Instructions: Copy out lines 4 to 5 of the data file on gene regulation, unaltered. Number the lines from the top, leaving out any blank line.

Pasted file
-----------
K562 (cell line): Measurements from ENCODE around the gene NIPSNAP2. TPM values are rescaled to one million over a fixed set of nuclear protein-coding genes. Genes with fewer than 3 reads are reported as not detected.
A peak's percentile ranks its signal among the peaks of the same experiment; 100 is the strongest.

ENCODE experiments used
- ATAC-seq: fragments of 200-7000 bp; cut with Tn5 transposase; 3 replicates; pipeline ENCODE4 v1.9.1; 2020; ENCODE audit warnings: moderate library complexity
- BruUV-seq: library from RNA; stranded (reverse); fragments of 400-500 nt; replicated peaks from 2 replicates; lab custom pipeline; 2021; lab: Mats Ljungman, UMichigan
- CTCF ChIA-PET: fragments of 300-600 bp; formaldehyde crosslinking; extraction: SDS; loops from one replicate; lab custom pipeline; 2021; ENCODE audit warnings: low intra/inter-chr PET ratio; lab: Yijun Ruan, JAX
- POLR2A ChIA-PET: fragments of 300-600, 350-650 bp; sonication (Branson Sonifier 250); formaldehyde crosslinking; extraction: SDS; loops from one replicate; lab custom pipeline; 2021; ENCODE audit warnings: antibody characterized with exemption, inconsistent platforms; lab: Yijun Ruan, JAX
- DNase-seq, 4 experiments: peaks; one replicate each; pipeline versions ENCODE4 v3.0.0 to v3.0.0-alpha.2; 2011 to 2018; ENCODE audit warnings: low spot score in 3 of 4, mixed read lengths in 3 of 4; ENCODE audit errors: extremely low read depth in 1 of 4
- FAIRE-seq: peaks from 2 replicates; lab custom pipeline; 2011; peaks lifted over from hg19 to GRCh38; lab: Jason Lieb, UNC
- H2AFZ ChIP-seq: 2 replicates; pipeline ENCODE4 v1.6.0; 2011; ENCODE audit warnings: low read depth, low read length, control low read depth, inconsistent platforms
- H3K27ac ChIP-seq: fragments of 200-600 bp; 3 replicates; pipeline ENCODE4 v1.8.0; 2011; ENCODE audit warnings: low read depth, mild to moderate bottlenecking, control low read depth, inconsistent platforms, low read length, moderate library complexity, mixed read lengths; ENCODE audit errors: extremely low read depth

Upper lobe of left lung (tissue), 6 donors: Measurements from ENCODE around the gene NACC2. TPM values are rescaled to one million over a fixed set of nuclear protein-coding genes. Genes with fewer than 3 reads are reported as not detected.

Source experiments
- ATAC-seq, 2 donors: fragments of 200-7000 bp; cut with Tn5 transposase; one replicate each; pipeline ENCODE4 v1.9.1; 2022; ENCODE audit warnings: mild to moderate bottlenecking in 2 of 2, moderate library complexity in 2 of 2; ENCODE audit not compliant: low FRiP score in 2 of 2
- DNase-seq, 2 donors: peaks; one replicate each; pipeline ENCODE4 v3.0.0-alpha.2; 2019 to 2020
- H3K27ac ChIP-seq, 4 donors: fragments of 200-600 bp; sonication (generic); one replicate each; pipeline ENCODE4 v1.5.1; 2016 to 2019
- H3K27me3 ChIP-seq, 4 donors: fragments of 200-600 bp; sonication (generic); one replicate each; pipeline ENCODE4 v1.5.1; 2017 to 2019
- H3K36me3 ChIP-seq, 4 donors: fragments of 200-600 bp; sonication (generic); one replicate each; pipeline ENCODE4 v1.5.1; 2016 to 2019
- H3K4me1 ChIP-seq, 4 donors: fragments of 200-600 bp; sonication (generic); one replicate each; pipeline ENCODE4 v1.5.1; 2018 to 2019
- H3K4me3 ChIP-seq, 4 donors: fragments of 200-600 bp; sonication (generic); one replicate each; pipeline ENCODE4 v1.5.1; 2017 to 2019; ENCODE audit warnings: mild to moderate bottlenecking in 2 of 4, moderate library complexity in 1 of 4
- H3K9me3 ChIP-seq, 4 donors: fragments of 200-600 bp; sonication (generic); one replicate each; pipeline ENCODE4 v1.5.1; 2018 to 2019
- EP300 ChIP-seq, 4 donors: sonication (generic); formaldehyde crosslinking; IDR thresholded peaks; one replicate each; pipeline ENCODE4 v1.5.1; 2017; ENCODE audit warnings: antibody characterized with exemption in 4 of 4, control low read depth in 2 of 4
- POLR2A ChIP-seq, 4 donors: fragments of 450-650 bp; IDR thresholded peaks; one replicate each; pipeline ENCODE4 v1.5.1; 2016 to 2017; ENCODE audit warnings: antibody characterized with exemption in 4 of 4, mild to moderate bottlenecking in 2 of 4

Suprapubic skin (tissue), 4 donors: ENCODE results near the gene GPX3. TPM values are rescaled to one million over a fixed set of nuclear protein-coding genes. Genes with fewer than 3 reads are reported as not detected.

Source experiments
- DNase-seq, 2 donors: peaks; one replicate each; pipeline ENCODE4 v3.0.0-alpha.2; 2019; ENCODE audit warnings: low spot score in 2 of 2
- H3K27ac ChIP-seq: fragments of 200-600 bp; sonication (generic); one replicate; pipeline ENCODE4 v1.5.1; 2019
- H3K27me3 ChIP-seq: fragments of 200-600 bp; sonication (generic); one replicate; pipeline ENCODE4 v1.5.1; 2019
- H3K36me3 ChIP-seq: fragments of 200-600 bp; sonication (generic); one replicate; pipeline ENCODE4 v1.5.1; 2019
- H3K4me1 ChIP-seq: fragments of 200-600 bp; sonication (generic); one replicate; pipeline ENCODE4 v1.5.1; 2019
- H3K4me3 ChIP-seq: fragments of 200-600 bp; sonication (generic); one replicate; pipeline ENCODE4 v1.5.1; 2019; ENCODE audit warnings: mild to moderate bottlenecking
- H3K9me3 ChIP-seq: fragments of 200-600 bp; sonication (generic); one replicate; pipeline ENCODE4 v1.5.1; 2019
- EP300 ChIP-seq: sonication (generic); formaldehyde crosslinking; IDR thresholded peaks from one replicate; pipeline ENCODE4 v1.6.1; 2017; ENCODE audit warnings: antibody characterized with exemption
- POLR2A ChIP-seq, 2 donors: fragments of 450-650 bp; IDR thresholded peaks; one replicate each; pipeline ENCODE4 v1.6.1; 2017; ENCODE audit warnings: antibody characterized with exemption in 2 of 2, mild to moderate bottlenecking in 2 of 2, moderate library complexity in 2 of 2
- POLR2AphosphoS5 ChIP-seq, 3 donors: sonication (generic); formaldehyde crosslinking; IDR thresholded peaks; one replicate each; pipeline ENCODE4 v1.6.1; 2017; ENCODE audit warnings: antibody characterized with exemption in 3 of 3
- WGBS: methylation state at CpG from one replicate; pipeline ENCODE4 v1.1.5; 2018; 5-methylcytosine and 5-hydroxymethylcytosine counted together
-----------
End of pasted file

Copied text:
- ATAC-seq: fragments of 200-7000 bp; cut with Tn5 transposase; 3 replicates; pipeline ENCODE4 v1.9.1; 2020; ENCODE audit warnings: moderate library complexity
- BruUV-seq: library from RNA; stranded (reverse); fragments of 400-500 nt; replicated peaks from 2 replicates; lab custom pipeline; 2021; lab: Mats Ljungman, UMichigan